Dr. Joseph Mercola
with Rachael Droege
Although breastfeeding has become increasingly accepted in recent
years, there is still much controversy over breastfeeding in America.
Issues range from how long one should breastfeed to where it is
acceptable to do. But one issue that needs no further debate is
whether it is healthier to breastfeed or formula-feed your baby--overwhelmingly,
the answer is breastfeed! What's more is that breastfeeding
is not only good for the baby--it's good for mom too.
Breastfeeding Builds Your Baby's
Newborns are still developing and do not have a mature immune system
to protect them from illness. Antibodies, or immune molecules, in
a mother's breast milk are transferred to the baby, giving
them immunities to illnesses that the mother is immune to. The converse
is also true--if your newborn is exposed to a germ, she will transfer
it back to the mother while nursing. The mother's body will
then make antibodies to that particular germ and transfer them back
to the baby at the next feeding.
Studies have also shown that babies who are breastfed exclusively
have better functioning immune systems in the long-term as well.
Formula-fed babies do not get the same
immune boost and have higher rates of:
- Middle ear infections
- Gastroenteritis (stomach flu)
- Urinary tract infections
- Necrotizing enterocolitis, a digestive tract disorder that is
a leading killer of premature infants
Breastfed infants, on the other hand,
have added protection against:
- Heart disease
- Immune system cancers such as lymphoma
- Bowel diseases such as Crohn's disease
- Juvenile rheumatoid arthritis
- Asthma and allergies
- Respiratory infections
- Type 1 and type 2 diabetes
Breastfeeding Improves Baby's Brain
The nutritional properties of breast milk are not only good for
the newborn's immune system, they are also good for the brain.
Breastfed infants tend to have higher intelligence than formula-fed
infants. This may be due to certain compounds found in breast milk,
including omega-3 fatty
For instance, one study found that the
verbal IQ of 7- and 8-year-old children who had been breastfed was
about 10 points higher than those who were not. Another 18-year
study of over 1,000 children found that those who were breastfed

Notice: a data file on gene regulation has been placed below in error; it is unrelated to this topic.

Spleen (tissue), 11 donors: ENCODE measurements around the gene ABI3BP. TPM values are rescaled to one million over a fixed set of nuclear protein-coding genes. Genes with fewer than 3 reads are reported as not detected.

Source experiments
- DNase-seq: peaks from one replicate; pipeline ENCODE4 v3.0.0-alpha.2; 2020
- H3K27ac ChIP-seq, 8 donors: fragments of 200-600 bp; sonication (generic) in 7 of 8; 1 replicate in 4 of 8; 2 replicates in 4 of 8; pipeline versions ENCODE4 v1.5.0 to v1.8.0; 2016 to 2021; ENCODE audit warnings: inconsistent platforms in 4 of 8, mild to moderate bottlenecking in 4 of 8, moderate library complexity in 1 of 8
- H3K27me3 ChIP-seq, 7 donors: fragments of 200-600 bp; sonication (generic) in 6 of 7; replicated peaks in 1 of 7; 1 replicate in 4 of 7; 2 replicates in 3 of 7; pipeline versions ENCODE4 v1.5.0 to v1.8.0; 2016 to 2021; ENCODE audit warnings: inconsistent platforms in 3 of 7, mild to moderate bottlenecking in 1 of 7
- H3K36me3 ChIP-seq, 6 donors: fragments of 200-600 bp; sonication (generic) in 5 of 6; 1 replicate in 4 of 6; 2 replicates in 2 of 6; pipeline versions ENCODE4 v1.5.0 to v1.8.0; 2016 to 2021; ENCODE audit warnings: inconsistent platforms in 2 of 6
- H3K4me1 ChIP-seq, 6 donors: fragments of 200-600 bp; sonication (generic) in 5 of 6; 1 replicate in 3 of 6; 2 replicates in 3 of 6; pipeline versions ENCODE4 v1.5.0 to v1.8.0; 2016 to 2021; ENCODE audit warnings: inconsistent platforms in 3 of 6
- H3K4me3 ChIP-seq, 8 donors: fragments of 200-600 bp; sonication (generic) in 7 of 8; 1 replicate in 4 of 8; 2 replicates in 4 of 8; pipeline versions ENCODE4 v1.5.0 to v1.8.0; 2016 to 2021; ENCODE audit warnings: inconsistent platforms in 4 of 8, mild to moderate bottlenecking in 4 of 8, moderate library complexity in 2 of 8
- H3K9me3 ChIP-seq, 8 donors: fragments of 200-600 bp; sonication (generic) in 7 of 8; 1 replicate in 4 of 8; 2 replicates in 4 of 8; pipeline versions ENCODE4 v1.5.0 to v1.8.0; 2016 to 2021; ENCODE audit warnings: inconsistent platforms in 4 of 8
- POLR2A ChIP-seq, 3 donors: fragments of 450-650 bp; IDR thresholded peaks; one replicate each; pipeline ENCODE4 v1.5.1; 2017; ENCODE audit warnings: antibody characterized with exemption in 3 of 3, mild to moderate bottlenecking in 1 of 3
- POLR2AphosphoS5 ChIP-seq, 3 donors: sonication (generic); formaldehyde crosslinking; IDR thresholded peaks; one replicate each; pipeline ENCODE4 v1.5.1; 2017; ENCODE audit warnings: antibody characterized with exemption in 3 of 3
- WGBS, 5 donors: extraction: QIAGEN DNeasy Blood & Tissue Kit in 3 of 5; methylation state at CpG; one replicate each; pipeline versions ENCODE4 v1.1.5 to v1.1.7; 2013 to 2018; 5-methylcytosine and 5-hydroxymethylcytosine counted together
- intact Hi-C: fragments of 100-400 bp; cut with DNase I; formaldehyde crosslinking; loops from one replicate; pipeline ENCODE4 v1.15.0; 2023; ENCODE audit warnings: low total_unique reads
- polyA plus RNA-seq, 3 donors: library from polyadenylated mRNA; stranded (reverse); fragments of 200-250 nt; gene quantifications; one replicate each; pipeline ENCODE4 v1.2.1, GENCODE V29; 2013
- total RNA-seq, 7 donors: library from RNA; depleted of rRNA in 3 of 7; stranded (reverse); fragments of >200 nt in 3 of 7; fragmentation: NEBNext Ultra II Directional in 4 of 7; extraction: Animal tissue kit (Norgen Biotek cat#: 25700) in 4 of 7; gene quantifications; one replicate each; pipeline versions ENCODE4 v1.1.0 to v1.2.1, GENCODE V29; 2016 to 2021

had higher intelligence and greater academic achievement than children
who were formula-fed as babies.
It is interesting to note that babies who are breastfed naturally
spend more time in what is known as the "quiet alert"
state, which is not only soothing for parents but also it is the
state most conducive to the newborn's learning.
Breastfeeding Reduces Obesity
Breast milk contains a protein that could reduce the risk of obesity
later in life. In fact, the longer a child is breastfed, the lower
their risk of obesity, according
to a study by U.S. researchers. The protein affects the body's
processing of fat.
Breastfeeding Helps Babies Emotionally
Babies have an intense need to be held and one of the most comforting
things for a newborn is the physical act of nursing. Leaving a baby
alone with a bottle is not emotionally satisfying to the child and
does not make them feel safe or secure.
Breastfeeding also promotes bonding between mother and baby in
a way that bottle-feeding cannot. Most women naturally feel a strong
desire to hold their baby and there are physical and emotional reasons
for this. Breastfeeding ensures that mother and baby have some intimate
time together and actually stimulates the mother's release
of the oxytocin hormone, which is known to promote maternal behavior.
Reduces Mom's Risk of Cancer and
Other Health Conditions
Breastfeeding is a mutually beneficial experience in that it helps
both mother and child. Women who breastfeed have a reduced risk
of breast and ovarian cancers and osteoporosis later in life.
Moms Return to Pre-Pregnancy Weight Faster
Breastfeeding women lose weight faster than those who do not. This
is because producing milk and breastfeeding requires about 500 calories
per day. This is the equivalent of jogging about five miles! Breastfeeding
also stimulates contractions in the uterus that help it to shrink
back to its normal, pre-pregnancy size faster. It also helps to
reduce lower body fat.
Save Time and Money
Surely your primary reason for wanting to breastfeed is to help
your baby physically and emotionally, but the more material advantages
of breastfeeding are hard to ignore. If you breastfeed you don't
have to prepare bottles and formula--breast milk is always fresh
and ready to go. This will save you a substantial amount of time
at a period in your life when you will need it!
Breastfeeding also saves you the expense of buying formula, which
typically costs at least $800 per year. The savings continue to
accumulate as your child grows, as breastfed babies tend to have
fewer doctor's visits and lower overall medical expenses. One
study even found that a group of formula-fed babies had over $68,000
in health care costs for six months, compared to only $4,000 for
the breastfed group.
What to do if You Can't Breastfeed
If you still think that formula is a suitable alternative to breast
milk, consider that there are at least 400 nutrients in breast milk
that are not found in formula. That said, I understand that there
are certain conditions and circumstances that may prevent you from
being able to breastfeed. If this is the case, you can make a healthy
infant formula using
Breast milk is always the best choice though, so if it's at
all possible I encourage you to breastfeed your child. The longer
you do this, the better, but even a short time of breastfeeding
is better than none at all!
Linked To Higher IQ
Skin-to-Skin Contact With
Mom Helps Newborns
Why Is a Child's Health Often Damaged at Conception?
Beneficial Bacteria (Probiotics)
During Pregnancy & Breastfeeding Helps Protect Against Eczema
The Deadly Influence
of Formula in America, Part I
Glucose Tolerance And Cholesterol Levels
Vitamin D Urged
for Breastfed, Dark-Skinned Infants